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Chinese cadets visit UNG for a deep dive in American culture

Chinese cadets visit UNG for a deep dive in American culture
Six cadets (with chaperone) from Liaocheng University in China are visiting UNG for a three-week stay to learn more about American culture, sit in on classes and further develop their English language skills.

A contingent of six cadets from Liaocheng University in China are on a three-week cultural immersion visit at the University of North Georgia (UNG) to learn more about American culture and develop their English communication skills. The cadets, all on their first trip to the United States, are on the Dahlonega Campus from Sept. 11-29.

Liaocheng University, founded in 1974, is in western Shandong province of China with more than 33,000 students. Liaocheng is one of UNG's longest-running international partnerships, started with the signing a faculty exchange agreement in 2009 and a student exchange in 2010. Both universities have hosted a continuous stream of visiting faculty, students and administrators as a way of gaining a better understanding of each nation's culture, learning and teaching methods, and interpersonal communication.

Geng Hao, a 21-year-old senior majoring in communications who goes by his English name Steve, said he and his fellow students have received a warm welcome from UNG students and faculty as well as members of the community.

"Everyone here is very friendly," he said. "People are very patient and kind when we ask for directions or just a question, because our English needs work. The students here have been really helpful and have made us feel welcome. We are always greeted with a smile; that is something that I am not use to."

The cadets' liaison Dr. James Badger, director of UNG’s Center for Language Education (CLE) and professor in the College of Education, said the six are at UNG as officer candidates for the Chinese military.

"These young men are the cream of the crop," Badger said. "They were chosen because of their advanced English-speaking skills, their academic background and their ability to pick things up quickly."

The cadets follow a daily routine: English classes in the morning, then courses on a variety of topics for the rest of the day, including political science, computer science and cultural studies. They stay in one of the on-campus residence halls and eat meals in the dining hall, allowing them to mingle with UNG students.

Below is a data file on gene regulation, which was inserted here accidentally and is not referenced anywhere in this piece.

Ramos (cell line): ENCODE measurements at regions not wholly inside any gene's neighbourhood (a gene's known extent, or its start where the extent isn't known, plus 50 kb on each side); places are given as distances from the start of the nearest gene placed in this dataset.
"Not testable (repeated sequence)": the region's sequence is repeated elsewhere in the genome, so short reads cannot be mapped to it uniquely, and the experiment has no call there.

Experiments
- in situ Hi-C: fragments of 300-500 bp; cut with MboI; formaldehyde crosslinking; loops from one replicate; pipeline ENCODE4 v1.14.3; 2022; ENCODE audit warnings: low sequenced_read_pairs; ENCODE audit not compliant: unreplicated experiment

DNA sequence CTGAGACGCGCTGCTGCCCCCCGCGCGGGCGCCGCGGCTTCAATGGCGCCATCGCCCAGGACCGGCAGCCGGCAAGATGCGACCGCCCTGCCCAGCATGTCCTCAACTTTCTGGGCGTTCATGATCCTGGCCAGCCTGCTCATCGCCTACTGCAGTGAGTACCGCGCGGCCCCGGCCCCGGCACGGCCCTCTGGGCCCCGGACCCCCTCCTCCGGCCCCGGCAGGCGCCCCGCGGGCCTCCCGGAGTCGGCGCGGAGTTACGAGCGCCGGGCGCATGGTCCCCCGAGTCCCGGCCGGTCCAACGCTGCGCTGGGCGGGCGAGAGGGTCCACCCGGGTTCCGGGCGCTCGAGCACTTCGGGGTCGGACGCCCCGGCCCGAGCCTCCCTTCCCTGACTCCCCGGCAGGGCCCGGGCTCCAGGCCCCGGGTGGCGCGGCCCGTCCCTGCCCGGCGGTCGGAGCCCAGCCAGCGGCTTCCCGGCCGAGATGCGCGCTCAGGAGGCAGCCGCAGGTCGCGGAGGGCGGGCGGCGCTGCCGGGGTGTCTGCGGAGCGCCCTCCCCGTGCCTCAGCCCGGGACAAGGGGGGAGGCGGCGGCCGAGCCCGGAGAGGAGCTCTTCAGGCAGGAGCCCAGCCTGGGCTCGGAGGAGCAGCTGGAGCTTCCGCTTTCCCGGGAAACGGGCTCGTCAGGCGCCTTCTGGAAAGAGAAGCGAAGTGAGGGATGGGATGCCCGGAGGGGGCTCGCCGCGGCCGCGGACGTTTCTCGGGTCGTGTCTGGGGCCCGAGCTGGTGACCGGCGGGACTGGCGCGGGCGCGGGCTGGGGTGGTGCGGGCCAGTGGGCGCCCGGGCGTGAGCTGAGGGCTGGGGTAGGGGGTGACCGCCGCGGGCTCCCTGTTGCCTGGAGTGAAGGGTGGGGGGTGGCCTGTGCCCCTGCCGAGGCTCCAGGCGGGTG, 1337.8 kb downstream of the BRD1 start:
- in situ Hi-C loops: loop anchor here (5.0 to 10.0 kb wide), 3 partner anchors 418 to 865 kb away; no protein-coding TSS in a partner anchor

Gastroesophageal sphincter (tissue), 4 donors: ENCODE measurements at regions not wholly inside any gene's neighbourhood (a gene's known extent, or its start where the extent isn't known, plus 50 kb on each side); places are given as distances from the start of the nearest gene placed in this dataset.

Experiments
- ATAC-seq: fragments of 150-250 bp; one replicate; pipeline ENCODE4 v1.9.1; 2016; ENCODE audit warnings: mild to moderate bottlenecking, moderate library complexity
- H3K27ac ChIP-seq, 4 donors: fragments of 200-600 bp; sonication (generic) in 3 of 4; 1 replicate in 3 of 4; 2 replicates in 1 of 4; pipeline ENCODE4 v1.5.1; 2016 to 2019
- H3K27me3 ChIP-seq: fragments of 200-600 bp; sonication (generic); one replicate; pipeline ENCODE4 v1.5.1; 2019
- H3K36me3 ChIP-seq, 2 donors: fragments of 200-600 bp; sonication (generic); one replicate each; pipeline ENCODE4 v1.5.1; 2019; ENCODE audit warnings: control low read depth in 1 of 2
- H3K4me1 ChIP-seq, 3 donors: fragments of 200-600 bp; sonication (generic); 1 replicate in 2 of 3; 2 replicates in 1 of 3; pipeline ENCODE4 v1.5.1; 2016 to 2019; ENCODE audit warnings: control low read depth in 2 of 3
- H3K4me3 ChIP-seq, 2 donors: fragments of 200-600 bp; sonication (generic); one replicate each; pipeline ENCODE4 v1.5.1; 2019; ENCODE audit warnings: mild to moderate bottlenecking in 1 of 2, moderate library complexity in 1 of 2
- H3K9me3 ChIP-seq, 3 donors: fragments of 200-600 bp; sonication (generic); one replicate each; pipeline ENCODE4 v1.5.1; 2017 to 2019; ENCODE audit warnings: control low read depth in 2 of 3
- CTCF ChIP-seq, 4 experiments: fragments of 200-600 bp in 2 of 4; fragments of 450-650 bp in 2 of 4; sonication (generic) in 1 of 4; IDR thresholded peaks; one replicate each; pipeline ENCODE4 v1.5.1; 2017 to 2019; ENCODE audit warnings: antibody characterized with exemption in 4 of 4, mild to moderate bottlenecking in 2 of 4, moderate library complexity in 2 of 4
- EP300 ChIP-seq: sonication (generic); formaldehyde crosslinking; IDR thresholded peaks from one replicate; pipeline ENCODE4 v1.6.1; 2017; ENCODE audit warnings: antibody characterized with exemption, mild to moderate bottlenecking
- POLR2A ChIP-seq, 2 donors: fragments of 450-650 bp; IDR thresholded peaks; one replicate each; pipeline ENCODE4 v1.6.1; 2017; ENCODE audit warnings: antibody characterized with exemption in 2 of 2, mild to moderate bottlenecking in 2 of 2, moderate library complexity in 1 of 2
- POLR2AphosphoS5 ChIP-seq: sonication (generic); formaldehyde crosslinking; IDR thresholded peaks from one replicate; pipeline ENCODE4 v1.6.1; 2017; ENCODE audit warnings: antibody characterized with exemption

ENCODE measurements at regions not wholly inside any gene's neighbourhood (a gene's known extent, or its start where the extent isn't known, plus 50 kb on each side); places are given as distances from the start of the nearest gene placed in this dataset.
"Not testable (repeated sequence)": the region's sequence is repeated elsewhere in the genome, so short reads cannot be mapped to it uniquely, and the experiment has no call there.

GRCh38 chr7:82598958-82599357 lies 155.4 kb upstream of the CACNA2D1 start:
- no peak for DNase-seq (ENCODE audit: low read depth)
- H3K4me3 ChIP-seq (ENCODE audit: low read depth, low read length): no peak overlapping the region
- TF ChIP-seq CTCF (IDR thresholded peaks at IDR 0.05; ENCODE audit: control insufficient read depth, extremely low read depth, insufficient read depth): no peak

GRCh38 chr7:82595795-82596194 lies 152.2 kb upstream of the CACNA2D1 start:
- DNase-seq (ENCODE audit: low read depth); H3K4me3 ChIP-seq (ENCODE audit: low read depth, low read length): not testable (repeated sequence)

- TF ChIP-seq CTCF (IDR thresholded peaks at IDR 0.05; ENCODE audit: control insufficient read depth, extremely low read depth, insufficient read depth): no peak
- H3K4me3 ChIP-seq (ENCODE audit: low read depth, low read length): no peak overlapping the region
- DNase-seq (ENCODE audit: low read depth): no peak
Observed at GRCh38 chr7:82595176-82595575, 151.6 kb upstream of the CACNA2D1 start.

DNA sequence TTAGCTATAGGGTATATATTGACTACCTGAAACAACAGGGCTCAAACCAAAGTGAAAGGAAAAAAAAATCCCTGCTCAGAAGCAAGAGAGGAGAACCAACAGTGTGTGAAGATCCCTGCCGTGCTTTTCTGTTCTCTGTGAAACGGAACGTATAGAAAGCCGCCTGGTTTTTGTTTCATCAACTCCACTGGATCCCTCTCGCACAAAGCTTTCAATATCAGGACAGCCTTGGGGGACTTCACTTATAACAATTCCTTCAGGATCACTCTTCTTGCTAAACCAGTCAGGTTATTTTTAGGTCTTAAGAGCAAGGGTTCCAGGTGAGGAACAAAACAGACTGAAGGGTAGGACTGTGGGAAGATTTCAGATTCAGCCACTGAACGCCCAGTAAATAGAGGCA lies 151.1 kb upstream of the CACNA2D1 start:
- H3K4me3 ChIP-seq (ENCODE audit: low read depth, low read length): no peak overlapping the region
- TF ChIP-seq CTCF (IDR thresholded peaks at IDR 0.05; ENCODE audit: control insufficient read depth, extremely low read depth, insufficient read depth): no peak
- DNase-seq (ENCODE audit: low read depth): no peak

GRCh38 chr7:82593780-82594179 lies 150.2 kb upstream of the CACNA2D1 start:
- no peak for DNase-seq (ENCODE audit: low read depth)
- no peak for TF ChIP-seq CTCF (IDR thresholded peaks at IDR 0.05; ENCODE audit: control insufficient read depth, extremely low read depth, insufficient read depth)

Another cadet, 20-year-old junior Li Feng, who calls himself David, is amazed by what most Americans take for granted.

"The sky is so blue and the air is so clean and it is very beautiful here," Feng said. "We get to eat as much food as we want and it is all good food. (Back home) we all sleep six or eight to a room, here, not that many to a room. And we get to sleep on soft beds. I enjoy staying here."

The cadets went on a tour of Riverside Military Academy, a private college preparatory school in Gainesville, Georgia, for boys in grades 7-12. They also went on a day trip to Atlanta to see the Martin Luther King Jr. National Historic Site, the CNN Center, World of Coca-Cola, the Georgia Aquarium and other sites and had the opportunity to interact with other international students studying English in the CLE.

They have a field trip planned to Fort Benning, Georgia, for a tour of the infantry and armor schools as well as the U.S. Army Maneuver Center of Excellence.

Badger said the six may be the last group of cadets from Liaocheng's military college because the Chinese government is closing military programs at some universities and consolidating others. He said what the cadets learn during their short stay here can't be taught from a textbook, in a classroom thousands of miles away in China. Here, they listen to lectures delivered by UNG professors, talk with the students and observe some classes.

"They get to meet and learn about Americans, take in the culture," Badger said. "They get an opportunity to live among us, to see how we are, without any filters. They then take that experience back with them and share it with their peers. It's all about building very important bridges of understanding between our two nations." 

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